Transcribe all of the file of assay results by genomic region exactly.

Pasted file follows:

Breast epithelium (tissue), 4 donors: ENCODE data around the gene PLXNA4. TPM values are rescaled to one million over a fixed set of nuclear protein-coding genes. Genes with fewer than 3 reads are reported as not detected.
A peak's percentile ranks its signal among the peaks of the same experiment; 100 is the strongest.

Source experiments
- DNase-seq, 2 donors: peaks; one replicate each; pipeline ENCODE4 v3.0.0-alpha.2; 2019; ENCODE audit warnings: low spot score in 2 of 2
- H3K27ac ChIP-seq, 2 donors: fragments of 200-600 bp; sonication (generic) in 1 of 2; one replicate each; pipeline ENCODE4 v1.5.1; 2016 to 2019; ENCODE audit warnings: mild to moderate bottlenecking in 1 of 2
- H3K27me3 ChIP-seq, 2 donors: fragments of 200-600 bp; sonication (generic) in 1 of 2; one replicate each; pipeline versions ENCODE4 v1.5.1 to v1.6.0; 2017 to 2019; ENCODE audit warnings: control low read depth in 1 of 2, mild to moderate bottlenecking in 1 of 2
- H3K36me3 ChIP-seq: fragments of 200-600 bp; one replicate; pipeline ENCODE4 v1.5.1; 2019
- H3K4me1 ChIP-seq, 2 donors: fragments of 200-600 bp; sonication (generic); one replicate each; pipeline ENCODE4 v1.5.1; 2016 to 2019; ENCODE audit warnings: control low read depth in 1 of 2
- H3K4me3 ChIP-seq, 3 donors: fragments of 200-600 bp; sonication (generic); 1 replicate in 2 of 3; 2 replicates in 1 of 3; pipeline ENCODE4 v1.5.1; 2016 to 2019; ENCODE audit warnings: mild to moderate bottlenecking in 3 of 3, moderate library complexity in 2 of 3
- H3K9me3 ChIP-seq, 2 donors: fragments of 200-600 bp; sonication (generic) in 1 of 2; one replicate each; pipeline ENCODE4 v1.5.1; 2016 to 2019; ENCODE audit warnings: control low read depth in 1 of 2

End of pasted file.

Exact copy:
Breast epithelium (tissue), 4 donors: ENCODE data around the gene PLXNA4. TPM values are rescaled to one million over a fixed set of nuclear protein-coding genes. Genes with fewer than 3 reads are reported as not detected.
A peak's percentile ranks its signal among the peaks of the same experiment; 100 is the strongest.

Source experiments
- DNase-seq, 2 donors: peaks; one replicate each; pipeline ENCODE4 v3.0.0-alpha.2; 2019; ENCODE audit warnings: low spot score in 2 of 2
- H3K27ac ChIP-seq, 2 donors: fragments of 200-600 bp; sonication (generic) in 1 of 2; one replicate each; pipeline ENCODE4 v1.5.1; 2016 to 2019; ENCODE audit warnings: mild to moderate bottlenecking in 1 of 2
- H3K27me3 ChIP-seq, 2 donors: fragments of 200-600 bp; sonication (generic) in 1 of 2; one replicate each; pipeline versions ENCODE4 v1.5.1 to v1.6.0; 2017 to 2019; ENCODE audit warnings: control low read depth in 1 of 2, mild to moderate bottlenecking in 1 of 2
- H3K36me3 ChIP-seq: fragments of 200-600 bp; one replicate; pipeline ENCODE4 v1.5.1; 2019
- H3K4me1 ChIP-seq, 2 donors: fragments of 200-600 bp; sonication (generic); one replicate each; pipeline ENCODE4 v1.5.1; 2016 to 2019; ENCODE audit warnings: control low read depth in 1 of 2
- H3K4me3 ChIP-seq, 3 donors: fragments of 200-600 bp; sonication (generic); 1 replicate in 2 of 3; 2 replicates in 1 of 3; pipeline ENCODE4 v1.5.1; 2016 to 2019; ENCODE audit warnings: mild to moderate bottlenecking in 3 of 3, moderate library complexity in 2 of 3
- H3K9me3 ChIP-seq, 2 donors: fragments of 200-600 bp; sonication (generic) in 1 of 2; one replicate each; pipeline ENCODE4 v1.5.1; 2016 to 2019; ENCODE audit warnings: control low read depth in 1 of 2